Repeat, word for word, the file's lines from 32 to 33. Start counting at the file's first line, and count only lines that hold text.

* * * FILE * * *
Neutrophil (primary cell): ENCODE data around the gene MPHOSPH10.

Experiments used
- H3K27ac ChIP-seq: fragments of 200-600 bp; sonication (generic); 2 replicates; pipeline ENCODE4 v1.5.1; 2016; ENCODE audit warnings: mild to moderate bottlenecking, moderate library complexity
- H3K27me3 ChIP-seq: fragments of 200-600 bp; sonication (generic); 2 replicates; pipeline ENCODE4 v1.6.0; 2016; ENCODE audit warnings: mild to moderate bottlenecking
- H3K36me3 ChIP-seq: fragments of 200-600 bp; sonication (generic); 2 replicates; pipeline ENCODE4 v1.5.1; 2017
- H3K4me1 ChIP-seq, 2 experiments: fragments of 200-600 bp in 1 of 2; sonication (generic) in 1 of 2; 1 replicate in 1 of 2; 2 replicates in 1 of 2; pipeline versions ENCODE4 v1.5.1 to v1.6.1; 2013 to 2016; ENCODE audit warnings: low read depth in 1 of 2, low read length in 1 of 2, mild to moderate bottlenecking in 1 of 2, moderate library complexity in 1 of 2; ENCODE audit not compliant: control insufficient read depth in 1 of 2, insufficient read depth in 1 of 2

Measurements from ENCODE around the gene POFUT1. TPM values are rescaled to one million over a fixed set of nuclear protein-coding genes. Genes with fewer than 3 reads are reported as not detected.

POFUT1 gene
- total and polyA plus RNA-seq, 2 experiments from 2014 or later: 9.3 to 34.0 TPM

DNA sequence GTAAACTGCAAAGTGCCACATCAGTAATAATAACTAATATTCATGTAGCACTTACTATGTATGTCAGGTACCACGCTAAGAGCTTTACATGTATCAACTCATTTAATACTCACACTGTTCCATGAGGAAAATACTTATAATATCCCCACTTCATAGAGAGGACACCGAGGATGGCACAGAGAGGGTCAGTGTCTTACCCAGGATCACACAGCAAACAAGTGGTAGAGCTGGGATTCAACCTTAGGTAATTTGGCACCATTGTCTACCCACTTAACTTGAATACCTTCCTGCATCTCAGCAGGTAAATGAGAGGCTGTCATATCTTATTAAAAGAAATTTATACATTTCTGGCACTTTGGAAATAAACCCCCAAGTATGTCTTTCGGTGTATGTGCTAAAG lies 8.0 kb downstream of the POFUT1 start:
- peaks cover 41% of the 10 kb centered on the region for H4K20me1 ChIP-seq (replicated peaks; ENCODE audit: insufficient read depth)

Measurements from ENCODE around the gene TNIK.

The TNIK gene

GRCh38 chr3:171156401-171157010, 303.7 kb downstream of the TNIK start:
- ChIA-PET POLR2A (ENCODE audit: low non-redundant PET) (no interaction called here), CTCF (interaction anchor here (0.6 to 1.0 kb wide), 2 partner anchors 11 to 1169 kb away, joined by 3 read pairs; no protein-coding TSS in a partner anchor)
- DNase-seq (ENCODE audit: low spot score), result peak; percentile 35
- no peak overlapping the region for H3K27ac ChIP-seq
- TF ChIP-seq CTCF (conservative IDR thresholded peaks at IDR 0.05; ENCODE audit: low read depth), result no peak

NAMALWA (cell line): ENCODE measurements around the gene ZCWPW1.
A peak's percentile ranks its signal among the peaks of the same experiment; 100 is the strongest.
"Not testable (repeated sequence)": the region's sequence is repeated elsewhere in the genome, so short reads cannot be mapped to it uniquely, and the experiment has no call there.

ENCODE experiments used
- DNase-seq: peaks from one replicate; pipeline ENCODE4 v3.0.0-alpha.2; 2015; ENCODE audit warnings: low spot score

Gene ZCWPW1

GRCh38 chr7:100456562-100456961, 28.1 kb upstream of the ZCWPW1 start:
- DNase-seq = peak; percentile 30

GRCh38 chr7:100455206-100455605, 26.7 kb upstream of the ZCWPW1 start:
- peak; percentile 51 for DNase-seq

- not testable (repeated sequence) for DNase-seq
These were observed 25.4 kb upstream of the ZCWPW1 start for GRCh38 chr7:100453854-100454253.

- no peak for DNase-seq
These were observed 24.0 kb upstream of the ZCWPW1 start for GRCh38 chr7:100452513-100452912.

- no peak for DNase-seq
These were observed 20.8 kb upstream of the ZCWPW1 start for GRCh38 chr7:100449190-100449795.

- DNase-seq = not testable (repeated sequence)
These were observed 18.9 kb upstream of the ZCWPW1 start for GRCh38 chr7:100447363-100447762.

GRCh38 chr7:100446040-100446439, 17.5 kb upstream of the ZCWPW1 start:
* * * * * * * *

These were observed 24.0 kb upstream of the ZCWPW1 start for GRCh38 chr7:100452513-100452912.

- no peak for DNase-seq